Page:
The role of the Church in society is to bring the very presence of God into all of creation — to stem the tide of the fallen world by reuniting it with Christ. We do this by the ritual worship of everyday life. The curses that befall us all are not a result of God, but rather the absence of God. The blessing we experience and the miracles that we behold are the result of the intimate presence of God.

The cleric is the one who is trained in all of the prayers and rituals that the Church has to bring about this presence. His role is to teach and lead the people in these rituals and prayers. As an adventurer, the cleric would see it his duty primarily as stemming the tide of Chaos (the fallen world) by making the wilderness safe for Christian civilization and the sanctifying rituals that it brings with it.

Let me present a couple of examples of what I am talking about. Because Jeff is dealing with a fantasy version of England, let me present a couple of prayers found in the Carmina Gadelica — a collection of Gaelic prayers compiled by Alexander Carmichael.


Life be in my speech,
Sense in what I say,
The bloom of cherries on my lips,
Till I come back again. 

The love Christ Jesus gave
Be filling every heart for me,
The love Christ Jesus gave
Filling me for every one. 

Traversing corries, traversing forests,
Traversing valleys long and wild.
The fair white Mary still uphold me,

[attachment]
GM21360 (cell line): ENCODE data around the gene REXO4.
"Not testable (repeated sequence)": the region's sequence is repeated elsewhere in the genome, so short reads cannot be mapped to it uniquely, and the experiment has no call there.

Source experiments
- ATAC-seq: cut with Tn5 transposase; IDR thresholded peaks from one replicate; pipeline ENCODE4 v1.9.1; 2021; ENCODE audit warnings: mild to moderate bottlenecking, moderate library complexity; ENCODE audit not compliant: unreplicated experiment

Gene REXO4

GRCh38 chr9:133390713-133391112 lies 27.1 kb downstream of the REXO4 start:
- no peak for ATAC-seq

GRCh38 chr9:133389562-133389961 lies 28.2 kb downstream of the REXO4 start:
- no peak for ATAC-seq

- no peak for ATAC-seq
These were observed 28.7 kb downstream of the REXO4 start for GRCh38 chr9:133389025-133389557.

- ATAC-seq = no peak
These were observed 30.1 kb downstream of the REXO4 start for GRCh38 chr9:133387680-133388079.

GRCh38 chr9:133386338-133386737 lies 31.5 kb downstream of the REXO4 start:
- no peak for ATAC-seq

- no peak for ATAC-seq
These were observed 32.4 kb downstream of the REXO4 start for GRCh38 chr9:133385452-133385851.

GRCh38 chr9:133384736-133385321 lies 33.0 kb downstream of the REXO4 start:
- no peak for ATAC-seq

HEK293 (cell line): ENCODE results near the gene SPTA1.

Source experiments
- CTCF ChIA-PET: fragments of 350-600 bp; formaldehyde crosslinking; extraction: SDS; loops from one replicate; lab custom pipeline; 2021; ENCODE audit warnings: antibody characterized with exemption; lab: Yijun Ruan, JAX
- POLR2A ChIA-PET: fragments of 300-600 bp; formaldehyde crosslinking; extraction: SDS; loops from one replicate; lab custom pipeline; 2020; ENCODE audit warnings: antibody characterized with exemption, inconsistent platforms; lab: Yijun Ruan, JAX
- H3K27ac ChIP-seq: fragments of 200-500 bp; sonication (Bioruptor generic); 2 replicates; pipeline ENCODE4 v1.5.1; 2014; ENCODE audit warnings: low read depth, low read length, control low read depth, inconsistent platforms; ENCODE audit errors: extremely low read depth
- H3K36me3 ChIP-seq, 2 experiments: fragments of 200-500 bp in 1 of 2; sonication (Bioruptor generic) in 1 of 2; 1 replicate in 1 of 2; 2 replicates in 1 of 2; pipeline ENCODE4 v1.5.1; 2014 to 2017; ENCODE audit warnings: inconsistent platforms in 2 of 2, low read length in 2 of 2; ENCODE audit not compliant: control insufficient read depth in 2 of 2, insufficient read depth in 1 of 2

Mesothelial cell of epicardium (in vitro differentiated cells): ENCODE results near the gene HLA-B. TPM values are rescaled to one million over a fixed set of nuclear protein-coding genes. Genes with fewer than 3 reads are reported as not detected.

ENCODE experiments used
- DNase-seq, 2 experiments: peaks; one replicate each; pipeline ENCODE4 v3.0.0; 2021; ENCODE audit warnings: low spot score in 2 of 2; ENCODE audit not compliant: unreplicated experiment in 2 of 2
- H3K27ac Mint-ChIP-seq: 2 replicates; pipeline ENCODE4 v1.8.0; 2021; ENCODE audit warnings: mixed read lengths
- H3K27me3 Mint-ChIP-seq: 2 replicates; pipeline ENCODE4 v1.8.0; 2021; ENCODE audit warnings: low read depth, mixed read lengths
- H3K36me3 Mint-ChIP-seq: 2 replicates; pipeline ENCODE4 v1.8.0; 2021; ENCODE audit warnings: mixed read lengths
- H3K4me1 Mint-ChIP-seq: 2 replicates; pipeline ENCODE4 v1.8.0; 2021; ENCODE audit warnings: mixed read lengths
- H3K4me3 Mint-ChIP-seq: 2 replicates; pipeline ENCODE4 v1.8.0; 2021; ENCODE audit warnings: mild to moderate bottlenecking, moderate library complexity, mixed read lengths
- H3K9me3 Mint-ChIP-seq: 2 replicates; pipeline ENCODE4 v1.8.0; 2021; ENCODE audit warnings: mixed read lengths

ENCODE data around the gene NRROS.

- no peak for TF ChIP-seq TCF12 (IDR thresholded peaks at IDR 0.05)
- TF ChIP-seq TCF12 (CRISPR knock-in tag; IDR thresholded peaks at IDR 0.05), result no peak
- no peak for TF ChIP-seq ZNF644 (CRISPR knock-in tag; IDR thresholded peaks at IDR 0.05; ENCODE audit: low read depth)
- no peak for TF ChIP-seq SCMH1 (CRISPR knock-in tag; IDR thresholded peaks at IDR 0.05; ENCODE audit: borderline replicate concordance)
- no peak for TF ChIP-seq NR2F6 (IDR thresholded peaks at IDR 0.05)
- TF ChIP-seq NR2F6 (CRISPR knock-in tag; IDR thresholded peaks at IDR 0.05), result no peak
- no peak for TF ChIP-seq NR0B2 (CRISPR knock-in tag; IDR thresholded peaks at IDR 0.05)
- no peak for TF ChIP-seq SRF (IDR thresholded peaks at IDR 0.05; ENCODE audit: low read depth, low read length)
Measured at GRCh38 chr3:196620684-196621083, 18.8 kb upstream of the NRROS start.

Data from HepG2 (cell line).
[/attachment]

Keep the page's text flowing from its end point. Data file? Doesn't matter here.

The Shepherd Jesu be my shield.
The fair white Mary still uphold me,
The Shepherd Jesu be my shield.


God bless the house,
From site to stay.
From beam to wall.
From end to end,
From ridge to basement.
From balk to roof-tree,
From found to summit.
Found and summit.


Jesus, Thou Son of Mary, I call on Thy name,
And on the name of John the apostle beloved,
And on the names of all the saints in the red domain.
To shield me in the battle to come.

To shield me in the battle to come.

When the mouth shall be closed,
When the eye shall be shut,
When the breath shall cease to rattle.
When the heart shall cease to throb.

When the heart shall cease to throb.

When the Judge shall take the throne,
And when the cause is fully pleaded,
O Jesu, Son of Mary, shield Thou my soul,
O Michael fair, acknowledge my departure.

O Jesu, Son of Mary, shield Thou my soul
O Michael fair, receive my departure!


Alexey said...

Very nice explanation. This points out how characters of different classes not only have different abilities, but probably different motivations that can fit together to some degree.

ERIC! said...

In trying to "deal" with the issues of clerics in my own campaign I have struggled in how to us the Cleric Class. I have concluded that while I like the Cleric Class I would rather relegate it to a semi-NPC class and replace it with a "Crusader" class.

The Crusader acts very much like a Cleric but would be considered more militant in his actions. Where as the Cleric leads the folks the Crusader leads the Armies of God.

My Crusader dabbles in a few of the paladin abilities and because of this I won't be using the paladin. The Cleric still holds a role in my campaign world but acts more of a religious guru or in some instances could adventure, but their concern would fallback towards the folk he leads.

Its something I'm toying with and may dump if it doesn't feel right.


JB said...

: )